Fathers in Turkey foster violence-free families and gender equality

Date: Wednesday, December 9, 2015

“I realized I wasn’t giving the necessary time to my daughter, and to my wife,” Emrah Gonuler explained, while drinking tea and watching his 3-year-old daughter draw during a visit to a Father Support Association in Istanbul. “[I have] started talking with her. Every day when she comes back from school we talk and she tells me what she’s done and what makes her happy and what makes her sad. … [This programme] has changed our lives as we are empowered to try and make a change.”

UN Women Executive Director Phumzile Mambo-Ngcuka with members of the Father Support Association in Istanbul. Photo: UN Women/Ventua Formicone
UN Women Executive Director Phumzile Mambo-Ngcuka with members of the Father Support Association in Istanbul. Photo: UN Women/Ventura Formicone

Emrah Gonuler is one of 20-25 fathers that join weekly sessions in the Istanbul Father Support Association, a ground-breaking fatherhood project in Turkey run by the Mother Child Education Foundation (ACEV), to discuss family issues and dynamics that lead to more equitable and non-violent households. ACEV’s Father Support Programme, which is funded by the United Nations Trust Fund to End Violence against Women, has a simple, yet life-changing aim: to prevent domestic violence against women and girls in Turkey by engaging men in a comprehensive and community-based prevention programme.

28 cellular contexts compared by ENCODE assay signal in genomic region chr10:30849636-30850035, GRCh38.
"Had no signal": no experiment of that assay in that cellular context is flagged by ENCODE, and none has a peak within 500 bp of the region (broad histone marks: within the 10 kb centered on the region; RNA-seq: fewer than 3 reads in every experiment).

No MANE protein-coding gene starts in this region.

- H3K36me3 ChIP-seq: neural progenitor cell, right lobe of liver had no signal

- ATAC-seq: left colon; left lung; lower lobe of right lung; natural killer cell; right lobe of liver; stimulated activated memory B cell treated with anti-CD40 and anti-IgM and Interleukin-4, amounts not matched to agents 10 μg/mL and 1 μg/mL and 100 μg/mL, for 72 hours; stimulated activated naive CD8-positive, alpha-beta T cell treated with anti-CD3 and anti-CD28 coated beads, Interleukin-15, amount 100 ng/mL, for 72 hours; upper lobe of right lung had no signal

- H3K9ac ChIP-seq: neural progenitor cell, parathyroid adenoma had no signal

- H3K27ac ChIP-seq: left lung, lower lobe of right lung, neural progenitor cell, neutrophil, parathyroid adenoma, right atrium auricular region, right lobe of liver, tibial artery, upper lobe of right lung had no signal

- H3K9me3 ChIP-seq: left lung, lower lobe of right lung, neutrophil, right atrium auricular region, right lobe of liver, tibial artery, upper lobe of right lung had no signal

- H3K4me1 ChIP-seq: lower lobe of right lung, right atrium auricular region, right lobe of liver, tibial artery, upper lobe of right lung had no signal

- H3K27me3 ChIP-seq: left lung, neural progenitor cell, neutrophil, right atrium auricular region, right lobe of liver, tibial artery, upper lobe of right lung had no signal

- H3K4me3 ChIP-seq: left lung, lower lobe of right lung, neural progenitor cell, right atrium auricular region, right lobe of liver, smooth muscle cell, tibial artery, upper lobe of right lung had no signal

On 8 December, during the 16 Days of Activism, Under-Secretary-General and UN Women Executive Director Phumzile Mlambo-Ngcuka visited a group of fathers involved in the Father Support Programme. She went to see and hear for herself how the programme is transforming lives though the association based in Istanbul—one of the 307 Father Support Programmes in five provinces in Turkey (Bursa, Eskisehir, Istanbul, Izmir and Samsun) which together are expected to reach almost 4,000 fathers by the end of 2018.

During her visit, the Executive Director told fathers that they are “a vital part of the solution that has been missing” when working to prevent and end violence against women and girls. She continued: “There aren’t enough initiatives like this in the world yet, but your work here represents global best practice, and we will be working to replicate your successes.” The Executive Director concluded: “we are trying to change the world one family at a time, one father at a time.”

UN Women Executive Director Phumzile Mambo-Ngcuka spoke about how men can work to end violence against women with members of the Father Support Association in Istanbul. Photo: UN Women/Ventua Formicone
UN Women Executive Director Phumzile Mambo-Ngcuka spoke about how men can work to end violence against women with members of the Father Support Association in Istanbul. Photo: UN Women/Ventura Formicone